Tech software Gaggle finds possible pornographic item on Chesterfield Schools device

Technology program helps schools detect red flags to keep students safe

CHESTERFIELD, VA (WWBT) - Chesterfield police is investigating a possibly pornographic item that may be on a device at Providence Middle School.

Police did not provide details, but describe the image as inappropriate.

It was found by the county’s technology tool Gaggle.

Last year Chesterfield County Public Schools implemented Gaggle to keep students safe while they are using school issued Chromebooks, which connect to Google Drives. Gaggle is a scanning program that reviews students Google files for inappropriate images or content identified by keywords that might signal concern.

According to CCPS, Google files are reviewed throughout the day by representatives with Gaggle. If necessary, alerts are sent to the school system for investigation and/or response. In some cases, law enforcement will be called in to assist.

Our work to create safe, supportive and nurturing learning environments is an ongoing partnership with students and parents. The work includes building trusting relationships, sharing concerns and monitoring student behaviors at home, in school and online. As part of our efforts to maintain a safe, secure online experience for students, we have implemented a technology tool known as Gaggle. This scanning program reviews student Google files for inappropriate images and/or content identified by keywords that might signal concern. Google files are reviewed throughout the day by Gaggle representatives, and alerts are sent to the school division for investigation and response.
Chesterfield County Public Schools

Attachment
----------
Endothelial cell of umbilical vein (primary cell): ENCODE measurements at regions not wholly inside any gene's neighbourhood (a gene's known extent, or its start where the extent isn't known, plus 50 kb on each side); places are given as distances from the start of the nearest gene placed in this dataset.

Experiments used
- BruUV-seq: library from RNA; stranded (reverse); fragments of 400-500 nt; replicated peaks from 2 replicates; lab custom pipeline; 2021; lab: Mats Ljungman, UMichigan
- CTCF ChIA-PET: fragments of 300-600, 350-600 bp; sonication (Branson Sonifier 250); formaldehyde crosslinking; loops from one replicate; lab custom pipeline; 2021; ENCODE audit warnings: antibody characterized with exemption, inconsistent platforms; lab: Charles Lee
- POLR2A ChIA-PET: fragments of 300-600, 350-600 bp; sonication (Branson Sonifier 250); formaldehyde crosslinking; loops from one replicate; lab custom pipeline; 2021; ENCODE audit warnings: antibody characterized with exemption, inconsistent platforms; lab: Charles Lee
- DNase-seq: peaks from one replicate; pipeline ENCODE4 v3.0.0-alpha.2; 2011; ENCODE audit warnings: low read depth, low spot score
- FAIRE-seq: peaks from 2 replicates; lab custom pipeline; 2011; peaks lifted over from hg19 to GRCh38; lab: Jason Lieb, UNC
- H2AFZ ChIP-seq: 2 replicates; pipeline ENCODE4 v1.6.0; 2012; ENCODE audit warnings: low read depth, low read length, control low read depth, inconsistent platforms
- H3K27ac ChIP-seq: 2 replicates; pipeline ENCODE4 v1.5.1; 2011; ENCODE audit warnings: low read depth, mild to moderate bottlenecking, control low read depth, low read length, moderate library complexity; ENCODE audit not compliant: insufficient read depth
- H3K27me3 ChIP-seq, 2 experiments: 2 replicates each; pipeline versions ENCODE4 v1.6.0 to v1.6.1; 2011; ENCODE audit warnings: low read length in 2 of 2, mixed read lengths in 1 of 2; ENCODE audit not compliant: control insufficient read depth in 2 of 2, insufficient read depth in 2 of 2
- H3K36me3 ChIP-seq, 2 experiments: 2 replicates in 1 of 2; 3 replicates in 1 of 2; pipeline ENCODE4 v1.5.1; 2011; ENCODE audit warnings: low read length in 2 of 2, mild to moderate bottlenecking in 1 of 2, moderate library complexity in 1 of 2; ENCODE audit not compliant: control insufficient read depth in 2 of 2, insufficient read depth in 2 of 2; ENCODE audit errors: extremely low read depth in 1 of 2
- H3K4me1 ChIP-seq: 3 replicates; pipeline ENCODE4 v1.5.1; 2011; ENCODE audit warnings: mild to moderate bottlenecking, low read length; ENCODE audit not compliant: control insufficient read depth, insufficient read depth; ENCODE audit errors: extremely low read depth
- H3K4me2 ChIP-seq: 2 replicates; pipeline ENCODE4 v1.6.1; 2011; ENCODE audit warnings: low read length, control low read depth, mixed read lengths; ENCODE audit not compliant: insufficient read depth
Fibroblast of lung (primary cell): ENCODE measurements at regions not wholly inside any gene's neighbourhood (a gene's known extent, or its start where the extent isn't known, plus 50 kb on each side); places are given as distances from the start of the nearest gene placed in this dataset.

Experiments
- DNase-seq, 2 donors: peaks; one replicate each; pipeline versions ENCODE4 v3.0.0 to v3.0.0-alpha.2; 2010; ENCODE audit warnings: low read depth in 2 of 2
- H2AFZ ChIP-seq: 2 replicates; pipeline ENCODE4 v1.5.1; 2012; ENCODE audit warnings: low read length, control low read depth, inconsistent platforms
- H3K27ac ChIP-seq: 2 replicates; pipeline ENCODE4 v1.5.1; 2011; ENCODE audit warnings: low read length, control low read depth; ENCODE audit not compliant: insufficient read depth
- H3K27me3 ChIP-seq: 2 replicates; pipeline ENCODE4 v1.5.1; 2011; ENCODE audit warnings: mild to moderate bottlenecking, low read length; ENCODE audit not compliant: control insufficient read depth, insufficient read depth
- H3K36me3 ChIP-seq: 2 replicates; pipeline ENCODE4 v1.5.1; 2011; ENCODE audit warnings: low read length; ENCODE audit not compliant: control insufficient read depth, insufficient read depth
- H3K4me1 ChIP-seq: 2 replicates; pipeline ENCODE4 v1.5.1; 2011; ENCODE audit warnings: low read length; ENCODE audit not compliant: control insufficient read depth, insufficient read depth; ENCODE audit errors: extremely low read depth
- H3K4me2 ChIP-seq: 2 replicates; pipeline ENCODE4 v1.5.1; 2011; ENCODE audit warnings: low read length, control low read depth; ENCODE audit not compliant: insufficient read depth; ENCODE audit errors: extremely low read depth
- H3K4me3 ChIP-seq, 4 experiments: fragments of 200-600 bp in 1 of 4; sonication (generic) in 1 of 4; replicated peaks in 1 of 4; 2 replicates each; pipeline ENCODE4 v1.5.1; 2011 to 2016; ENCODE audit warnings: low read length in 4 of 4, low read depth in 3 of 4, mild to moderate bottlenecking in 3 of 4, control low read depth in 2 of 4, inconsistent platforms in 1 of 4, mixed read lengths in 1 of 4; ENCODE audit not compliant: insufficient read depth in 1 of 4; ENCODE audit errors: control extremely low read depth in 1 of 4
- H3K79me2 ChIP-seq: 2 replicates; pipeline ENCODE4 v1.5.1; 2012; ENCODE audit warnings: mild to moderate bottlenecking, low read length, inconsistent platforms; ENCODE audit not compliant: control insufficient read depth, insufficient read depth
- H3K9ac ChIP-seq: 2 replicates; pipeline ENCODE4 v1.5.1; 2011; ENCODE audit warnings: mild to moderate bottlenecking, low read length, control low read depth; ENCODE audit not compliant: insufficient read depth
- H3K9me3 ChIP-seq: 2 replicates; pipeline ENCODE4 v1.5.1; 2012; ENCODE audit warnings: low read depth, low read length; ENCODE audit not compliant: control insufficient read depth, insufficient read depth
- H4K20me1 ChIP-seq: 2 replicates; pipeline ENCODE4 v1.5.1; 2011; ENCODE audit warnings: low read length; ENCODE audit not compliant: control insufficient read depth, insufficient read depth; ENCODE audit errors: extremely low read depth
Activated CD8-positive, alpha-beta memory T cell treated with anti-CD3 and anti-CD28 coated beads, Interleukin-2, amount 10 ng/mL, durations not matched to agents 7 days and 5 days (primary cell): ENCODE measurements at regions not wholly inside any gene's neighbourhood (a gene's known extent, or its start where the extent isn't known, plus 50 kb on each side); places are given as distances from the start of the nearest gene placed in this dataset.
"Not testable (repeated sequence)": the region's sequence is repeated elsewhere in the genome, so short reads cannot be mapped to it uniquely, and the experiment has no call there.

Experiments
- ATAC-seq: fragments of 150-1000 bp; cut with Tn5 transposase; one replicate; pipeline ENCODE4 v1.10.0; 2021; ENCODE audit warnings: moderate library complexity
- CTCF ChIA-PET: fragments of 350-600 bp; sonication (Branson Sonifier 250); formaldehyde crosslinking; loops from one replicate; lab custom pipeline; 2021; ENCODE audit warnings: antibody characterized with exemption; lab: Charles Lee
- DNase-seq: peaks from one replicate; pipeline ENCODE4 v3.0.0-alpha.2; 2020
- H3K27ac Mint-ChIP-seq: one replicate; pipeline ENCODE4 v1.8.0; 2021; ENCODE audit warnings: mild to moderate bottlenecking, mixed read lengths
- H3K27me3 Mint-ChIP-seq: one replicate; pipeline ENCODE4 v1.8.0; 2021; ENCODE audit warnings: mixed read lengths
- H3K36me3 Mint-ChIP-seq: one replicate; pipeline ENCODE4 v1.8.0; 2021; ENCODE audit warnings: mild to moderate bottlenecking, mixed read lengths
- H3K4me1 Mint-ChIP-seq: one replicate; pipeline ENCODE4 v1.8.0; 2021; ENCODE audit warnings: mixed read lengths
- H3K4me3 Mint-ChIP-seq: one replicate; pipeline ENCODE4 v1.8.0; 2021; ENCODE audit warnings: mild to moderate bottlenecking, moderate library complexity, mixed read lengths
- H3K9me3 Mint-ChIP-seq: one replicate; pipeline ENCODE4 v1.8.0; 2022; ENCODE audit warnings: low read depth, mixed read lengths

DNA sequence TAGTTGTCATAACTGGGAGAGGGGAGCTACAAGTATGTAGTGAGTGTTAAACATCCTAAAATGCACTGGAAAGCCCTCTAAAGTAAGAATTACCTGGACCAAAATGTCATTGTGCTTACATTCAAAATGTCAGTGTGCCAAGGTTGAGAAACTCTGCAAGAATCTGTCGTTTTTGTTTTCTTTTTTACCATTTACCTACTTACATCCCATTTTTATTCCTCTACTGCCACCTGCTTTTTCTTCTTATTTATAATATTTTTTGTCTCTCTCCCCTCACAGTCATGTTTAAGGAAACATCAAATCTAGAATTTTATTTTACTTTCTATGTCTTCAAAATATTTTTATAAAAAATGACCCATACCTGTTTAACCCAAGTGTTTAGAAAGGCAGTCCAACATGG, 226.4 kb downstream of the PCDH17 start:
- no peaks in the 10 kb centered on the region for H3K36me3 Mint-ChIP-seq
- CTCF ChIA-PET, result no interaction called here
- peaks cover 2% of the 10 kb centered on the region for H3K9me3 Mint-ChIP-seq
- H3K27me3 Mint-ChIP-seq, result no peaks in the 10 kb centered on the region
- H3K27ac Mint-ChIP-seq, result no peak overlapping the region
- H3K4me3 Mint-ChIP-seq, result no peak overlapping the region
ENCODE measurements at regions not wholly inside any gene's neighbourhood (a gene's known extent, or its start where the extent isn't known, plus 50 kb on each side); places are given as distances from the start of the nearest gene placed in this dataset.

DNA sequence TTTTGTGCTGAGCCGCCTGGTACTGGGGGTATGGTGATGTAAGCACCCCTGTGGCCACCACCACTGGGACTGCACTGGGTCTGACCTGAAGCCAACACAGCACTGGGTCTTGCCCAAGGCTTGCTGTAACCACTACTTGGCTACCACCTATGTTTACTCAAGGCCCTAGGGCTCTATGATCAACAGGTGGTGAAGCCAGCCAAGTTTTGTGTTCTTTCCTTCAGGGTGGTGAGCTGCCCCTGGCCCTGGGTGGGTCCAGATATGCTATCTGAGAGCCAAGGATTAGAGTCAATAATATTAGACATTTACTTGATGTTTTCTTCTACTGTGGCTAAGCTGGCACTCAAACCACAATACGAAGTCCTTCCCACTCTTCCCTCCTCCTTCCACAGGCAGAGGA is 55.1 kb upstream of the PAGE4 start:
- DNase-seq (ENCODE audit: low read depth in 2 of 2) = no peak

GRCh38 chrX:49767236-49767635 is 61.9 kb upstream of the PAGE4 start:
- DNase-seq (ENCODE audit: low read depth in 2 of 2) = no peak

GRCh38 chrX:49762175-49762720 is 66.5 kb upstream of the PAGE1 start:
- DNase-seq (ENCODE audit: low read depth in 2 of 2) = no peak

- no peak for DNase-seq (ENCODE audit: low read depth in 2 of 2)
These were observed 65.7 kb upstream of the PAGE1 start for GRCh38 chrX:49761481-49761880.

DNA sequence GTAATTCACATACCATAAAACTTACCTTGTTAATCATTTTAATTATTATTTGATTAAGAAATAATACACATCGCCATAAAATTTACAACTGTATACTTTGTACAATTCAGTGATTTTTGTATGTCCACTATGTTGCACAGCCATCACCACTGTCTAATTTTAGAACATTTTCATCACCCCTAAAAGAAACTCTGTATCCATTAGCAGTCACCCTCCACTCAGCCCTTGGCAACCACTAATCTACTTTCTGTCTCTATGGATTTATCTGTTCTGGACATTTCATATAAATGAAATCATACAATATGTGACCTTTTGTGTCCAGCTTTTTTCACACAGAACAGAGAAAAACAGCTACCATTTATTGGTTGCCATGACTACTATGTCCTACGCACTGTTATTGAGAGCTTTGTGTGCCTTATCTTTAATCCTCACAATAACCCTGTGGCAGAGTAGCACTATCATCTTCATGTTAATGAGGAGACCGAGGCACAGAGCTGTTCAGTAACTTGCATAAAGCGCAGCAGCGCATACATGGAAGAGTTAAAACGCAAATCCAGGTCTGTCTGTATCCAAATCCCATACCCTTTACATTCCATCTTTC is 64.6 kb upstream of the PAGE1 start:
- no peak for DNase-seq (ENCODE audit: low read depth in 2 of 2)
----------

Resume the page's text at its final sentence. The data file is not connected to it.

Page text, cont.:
Bill McCullough, VP of Sales for Gaggle, describes it as an an early warning detection system.

“We look at all the communication kids are doing in Google and Microsoft, and look for kids in crisis, whether that is cyber bullying, drugs and alcohol harassment, suicidal thoughts, child pornography," McCullough said.

Gaggle is a live service that has 24/7 staffing. The company combines safety experts and machine learning to identify concerning content.

“Depending on the severity, we will either warn the student directly, we will email an administrator or we will call at any point and time 24/7/365," he said.

McCullough says there are times they will call emergency contacts to intervene, but there is a system in place to communicate with students and schools.

As technology and education continue on a path together, McCullough says programs like Gaggle will continue to be necessary to keep the focus on learning and keep students safe.

“By them spending the money to use Gaggle and spending the time it takes to get this running, their kids are more protected and they should be proud of what their school is doing," he said.

What is Gaggle and how does it work?

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